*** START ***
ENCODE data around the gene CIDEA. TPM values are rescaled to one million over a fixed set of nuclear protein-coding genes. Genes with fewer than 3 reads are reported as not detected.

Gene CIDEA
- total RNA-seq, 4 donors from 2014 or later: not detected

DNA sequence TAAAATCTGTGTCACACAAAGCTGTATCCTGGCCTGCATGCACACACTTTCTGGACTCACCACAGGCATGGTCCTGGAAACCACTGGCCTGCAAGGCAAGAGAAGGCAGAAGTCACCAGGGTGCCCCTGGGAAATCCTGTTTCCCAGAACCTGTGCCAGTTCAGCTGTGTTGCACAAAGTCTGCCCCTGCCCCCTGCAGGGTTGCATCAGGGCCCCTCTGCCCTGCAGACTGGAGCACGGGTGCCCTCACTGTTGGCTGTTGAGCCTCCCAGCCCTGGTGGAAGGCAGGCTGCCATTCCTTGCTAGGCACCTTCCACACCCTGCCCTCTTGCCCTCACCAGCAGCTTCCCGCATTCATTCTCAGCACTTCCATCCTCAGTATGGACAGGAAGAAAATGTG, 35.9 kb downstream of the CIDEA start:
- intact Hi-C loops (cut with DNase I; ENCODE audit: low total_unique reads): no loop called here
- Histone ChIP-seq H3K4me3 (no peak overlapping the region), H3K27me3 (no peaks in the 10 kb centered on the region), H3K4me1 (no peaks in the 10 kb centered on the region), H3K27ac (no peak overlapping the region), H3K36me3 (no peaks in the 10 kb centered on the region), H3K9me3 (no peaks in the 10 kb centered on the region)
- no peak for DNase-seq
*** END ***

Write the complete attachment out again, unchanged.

ENCODE data around the gene CIDEA. TPM values are rescaled to one million over a fixed set of nuclear protein-coding genes. Genes with fewer than 3 reads are reported as not detected.

Gene CIDEA
- total RNA-seq, 4 donors from 2014 or later: not detected

DNA sequence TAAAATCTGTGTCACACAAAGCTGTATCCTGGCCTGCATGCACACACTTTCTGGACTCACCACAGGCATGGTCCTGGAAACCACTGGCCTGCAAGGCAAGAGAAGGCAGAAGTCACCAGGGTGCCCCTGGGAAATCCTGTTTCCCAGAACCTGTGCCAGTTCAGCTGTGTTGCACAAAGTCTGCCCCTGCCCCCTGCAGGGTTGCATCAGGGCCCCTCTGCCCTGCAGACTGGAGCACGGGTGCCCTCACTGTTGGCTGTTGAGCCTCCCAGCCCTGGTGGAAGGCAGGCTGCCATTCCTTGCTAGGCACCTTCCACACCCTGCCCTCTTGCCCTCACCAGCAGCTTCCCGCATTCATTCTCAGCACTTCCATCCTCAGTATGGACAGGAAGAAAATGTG, 35.9 kb downstream of the CIDEA start:
- intact Hi-C loops (cut with DNase I; ENCODE audit: low total_unique reads): no loop called here
- Histone ChIP-seq H3K4me3 (no peak overlapping the region), H3K27me3 (no peaks in the 10 kb centered on the region), H3K4me1 (no peaks in the 10 kb centered on the region), H3K27ac (no peak overlapping the region), H3K36me3 (no peaks in the 10 kb centered on the region), H3K9me3 (no peaks in the 10 kb centered on the region)
- no peak for DNase-seq